A Life’s Journey: Finding What Drives Boston College’s Director of Admissions, Grant Gosselin


Grant Gosselin

Liam M., Online Editor-In-Chief

     Some people find themselves in the unique position of providing future opportunities for others in order to further their own careers. This is especially true in the world of higher education, where educators work with students to ensure they are receiving the best knowledge possible for their particular career. Additionally, there is the equally important and yet sometimes unnoticed job of admitting the students into institutions in the first place. College admissions officers are tasked with deciding which students are the best fit to enhance their specific school community and which are better suited for a different setting. While it may seem like a daunting and cruel task at first, the admissions process is truly a guide for students to find which university is best for them and which environment they can best learn in. Officers help students find their way, and there may be no better example of an admissions officer who wishes to guide students toward success than Grant Gosselin. Currently the Director of Admission at the prestigious Boston College, Grant has chosen to live his life by wanting to help others discover their own paths.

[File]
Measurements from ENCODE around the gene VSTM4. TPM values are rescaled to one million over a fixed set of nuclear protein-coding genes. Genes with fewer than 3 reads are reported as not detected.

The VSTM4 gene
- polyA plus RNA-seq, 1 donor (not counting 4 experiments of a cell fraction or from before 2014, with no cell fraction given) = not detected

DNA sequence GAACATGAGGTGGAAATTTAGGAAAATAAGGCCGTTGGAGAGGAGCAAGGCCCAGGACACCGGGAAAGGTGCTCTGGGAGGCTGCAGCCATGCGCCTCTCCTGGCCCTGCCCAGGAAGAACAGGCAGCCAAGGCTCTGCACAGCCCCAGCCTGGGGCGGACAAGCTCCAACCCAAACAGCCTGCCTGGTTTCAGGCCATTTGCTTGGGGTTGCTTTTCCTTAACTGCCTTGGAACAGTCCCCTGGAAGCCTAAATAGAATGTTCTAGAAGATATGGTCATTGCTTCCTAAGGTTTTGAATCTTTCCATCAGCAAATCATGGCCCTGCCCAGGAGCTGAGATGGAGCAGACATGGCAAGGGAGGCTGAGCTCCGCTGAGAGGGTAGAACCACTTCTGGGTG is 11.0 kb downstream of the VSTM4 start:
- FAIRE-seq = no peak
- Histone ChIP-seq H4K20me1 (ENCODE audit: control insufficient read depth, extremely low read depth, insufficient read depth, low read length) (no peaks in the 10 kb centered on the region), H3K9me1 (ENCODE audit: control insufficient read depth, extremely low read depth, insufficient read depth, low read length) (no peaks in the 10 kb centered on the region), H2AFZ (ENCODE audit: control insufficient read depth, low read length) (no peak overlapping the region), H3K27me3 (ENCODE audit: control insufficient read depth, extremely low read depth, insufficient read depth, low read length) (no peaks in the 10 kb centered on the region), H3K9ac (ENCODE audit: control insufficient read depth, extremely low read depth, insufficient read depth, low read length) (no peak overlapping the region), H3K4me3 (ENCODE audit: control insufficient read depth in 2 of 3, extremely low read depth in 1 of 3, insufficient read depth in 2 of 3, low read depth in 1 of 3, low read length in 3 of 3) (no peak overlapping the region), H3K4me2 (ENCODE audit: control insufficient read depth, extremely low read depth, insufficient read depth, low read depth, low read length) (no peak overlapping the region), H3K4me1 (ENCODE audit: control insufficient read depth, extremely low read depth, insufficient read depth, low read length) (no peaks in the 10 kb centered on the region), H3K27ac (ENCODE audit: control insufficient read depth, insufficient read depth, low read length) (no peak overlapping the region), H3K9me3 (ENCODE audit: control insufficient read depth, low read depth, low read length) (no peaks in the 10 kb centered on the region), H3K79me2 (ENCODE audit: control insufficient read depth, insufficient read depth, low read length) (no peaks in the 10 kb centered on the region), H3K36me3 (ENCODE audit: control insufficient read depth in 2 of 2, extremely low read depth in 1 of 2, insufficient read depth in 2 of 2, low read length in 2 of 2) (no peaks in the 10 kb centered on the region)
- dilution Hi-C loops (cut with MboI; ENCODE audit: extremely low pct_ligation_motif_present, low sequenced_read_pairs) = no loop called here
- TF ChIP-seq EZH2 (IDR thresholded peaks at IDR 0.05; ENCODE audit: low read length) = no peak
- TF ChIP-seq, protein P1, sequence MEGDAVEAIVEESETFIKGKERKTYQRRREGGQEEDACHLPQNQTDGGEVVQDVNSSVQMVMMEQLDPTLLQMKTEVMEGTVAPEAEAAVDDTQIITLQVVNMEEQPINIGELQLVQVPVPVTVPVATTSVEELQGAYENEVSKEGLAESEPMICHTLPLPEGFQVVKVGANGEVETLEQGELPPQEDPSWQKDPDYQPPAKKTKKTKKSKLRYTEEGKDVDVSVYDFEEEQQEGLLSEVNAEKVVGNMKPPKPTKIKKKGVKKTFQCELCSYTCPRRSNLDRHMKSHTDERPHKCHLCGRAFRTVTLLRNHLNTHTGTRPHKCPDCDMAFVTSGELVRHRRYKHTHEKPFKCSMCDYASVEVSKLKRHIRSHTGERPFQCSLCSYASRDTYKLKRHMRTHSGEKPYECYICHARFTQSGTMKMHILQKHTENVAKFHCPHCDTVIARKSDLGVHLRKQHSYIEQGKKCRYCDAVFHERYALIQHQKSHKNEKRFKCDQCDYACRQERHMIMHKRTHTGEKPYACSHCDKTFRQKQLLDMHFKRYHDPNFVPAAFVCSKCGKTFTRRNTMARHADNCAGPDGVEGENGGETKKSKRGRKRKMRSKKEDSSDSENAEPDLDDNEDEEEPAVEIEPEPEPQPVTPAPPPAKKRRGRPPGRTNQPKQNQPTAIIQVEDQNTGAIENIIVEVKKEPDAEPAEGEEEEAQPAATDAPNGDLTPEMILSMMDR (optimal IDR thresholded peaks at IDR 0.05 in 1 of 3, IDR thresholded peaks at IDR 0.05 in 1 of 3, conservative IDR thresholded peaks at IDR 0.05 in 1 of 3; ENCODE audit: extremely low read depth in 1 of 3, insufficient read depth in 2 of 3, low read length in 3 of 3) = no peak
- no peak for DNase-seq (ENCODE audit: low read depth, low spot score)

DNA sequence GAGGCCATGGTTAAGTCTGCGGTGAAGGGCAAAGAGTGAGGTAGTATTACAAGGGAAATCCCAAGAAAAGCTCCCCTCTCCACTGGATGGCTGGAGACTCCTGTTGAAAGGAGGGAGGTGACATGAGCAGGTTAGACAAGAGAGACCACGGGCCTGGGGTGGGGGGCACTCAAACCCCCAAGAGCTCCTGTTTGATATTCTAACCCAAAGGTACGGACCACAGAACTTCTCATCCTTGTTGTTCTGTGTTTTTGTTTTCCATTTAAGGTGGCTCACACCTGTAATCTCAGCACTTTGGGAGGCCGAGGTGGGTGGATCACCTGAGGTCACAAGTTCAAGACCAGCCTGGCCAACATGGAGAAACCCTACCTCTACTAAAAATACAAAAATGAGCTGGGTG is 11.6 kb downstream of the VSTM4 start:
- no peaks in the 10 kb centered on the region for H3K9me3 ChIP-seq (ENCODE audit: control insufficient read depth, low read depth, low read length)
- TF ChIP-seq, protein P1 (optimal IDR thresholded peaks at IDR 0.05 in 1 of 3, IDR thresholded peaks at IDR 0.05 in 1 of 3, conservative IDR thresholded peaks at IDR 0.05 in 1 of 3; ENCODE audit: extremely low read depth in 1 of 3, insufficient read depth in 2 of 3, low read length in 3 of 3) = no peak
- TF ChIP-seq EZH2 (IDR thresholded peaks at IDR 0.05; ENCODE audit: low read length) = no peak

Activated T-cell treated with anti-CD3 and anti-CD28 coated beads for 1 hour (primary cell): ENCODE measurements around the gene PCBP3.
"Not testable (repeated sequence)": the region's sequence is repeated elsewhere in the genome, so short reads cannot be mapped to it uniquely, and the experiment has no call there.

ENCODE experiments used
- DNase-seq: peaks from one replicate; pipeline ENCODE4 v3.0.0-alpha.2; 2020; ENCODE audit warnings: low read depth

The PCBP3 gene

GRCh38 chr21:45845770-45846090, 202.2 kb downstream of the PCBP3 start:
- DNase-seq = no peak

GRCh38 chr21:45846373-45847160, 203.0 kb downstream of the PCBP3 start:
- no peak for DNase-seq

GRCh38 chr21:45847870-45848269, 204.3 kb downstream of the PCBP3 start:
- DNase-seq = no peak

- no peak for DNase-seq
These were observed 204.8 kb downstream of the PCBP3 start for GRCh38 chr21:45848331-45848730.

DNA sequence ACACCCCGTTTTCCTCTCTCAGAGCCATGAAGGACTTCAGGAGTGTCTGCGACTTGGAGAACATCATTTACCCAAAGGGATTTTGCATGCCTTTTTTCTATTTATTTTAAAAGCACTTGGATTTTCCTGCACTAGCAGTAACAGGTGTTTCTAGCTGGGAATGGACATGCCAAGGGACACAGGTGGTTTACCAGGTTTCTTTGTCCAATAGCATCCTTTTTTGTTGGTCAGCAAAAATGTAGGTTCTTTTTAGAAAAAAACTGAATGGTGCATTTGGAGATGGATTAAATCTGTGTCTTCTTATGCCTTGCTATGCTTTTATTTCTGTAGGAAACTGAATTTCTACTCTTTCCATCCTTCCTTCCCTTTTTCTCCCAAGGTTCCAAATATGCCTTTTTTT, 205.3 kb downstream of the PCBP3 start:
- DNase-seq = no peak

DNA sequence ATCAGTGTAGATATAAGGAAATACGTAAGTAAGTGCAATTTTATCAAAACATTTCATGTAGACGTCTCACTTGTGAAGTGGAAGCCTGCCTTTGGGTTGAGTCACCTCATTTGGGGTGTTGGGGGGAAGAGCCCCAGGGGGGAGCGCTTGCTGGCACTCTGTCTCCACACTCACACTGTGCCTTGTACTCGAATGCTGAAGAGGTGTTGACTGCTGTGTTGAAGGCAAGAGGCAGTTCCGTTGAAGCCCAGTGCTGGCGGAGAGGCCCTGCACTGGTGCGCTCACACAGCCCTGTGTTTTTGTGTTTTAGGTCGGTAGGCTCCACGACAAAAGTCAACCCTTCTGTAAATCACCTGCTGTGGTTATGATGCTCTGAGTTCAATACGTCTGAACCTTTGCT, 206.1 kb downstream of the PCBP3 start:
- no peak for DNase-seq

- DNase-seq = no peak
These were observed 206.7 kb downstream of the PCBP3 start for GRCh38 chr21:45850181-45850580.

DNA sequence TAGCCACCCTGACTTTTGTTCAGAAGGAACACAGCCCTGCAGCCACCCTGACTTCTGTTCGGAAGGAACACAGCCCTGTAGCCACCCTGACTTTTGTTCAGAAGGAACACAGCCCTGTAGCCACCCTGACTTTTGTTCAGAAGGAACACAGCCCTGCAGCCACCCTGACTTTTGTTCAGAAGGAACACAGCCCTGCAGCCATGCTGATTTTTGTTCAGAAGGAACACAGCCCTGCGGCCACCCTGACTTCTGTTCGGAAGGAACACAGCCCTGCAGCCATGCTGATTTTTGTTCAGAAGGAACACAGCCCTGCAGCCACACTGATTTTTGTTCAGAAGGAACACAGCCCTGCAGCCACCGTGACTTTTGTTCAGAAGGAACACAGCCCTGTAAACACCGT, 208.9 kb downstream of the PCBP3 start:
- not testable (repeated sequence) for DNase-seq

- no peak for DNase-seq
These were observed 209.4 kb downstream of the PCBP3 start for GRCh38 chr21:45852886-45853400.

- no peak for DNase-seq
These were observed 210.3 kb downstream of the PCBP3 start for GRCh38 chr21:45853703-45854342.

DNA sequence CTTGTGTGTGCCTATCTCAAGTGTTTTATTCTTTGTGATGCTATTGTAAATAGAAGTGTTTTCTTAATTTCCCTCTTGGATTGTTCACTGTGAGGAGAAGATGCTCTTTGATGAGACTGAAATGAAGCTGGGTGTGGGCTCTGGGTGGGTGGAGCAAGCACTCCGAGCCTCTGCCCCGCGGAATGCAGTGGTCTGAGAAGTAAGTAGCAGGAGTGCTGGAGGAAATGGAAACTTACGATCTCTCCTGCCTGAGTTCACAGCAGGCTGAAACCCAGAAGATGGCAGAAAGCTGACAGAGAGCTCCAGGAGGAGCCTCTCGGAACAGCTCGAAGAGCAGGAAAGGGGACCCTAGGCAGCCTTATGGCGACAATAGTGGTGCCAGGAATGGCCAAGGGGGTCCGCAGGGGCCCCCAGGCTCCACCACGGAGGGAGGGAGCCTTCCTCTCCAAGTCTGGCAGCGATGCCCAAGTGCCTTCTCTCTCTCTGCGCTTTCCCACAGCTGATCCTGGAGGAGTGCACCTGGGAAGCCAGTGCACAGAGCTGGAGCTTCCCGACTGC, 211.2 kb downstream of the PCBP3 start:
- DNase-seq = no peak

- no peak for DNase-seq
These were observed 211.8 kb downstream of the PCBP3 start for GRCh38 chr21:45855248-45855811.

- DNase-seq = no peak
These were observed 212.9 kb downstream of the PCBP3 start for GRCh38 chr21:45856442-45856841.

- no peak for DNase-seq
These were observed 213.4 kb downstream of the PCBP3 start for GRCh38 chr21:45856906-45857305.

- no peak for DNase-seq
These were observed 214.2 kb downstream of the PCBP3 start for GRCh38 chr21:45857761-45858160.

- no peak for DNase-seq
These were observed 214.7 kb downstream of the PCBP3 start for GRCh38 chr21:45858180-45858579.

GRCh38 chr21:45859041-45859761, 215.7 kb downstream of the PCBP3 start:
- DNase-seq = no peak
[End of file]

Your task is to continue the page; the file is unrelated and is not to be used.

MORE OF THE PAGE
Humble Beginnings:

     Growing up in rural New Hampshire, Grant’s own path in life seemed murky at a young age. Living in a small town of about 800 people, there were not many options obvious to him growing up.

     “We were relatively sheltered as children,” Grant explained. “We lived in a town where we had 8 kids in my eighth-grade class and had to ride a bike three miles to get to a friend’s house.”

     Grant grew up in a stable household, with an engineer father and a stay at home mother who took care of him, his older brother, and his younger sister. His father in particular had the greatest influence on Grant’s future, but not in the way of inspiration. 

     “My father hated his work,” explained Grant. “I watched him, throughout my high school career, in a job that was really taking a toll . . . So for me, I wanted to find something that really brought me joy.”


Guiding His First Community:

     It was in high school that Grant began to find joy in his work after moving into a regional school on the border of Massachusetts. The new student body was one of the largest communities he had ever been a part of, and he quickly took the opportunity to engrave himself among his classmates by becoming class president in his freshman year. Grant would hold this position throughout high school and later became the Editor-In-Chief of the school yearbook while also being captain of the track team. 

     “I was the new kid joining the group,” explained Grant, “and it allowed me to take on some leadership roles. As I worked through high school, I was able to get involved pretty significantly, and I think that those leadership roles I had early in life set me on a path where I wanted to have a leadership role in my career.”

     From his roots in working with his community, Grant initially considered careers in broadcast journalism or guidance counseling. He was so committed to journalism, in fact, that he primarily applied to universities with well-known communications programs. However, after thinking about his financial situation pragmatically, Grant came into a new conclusion heading into college.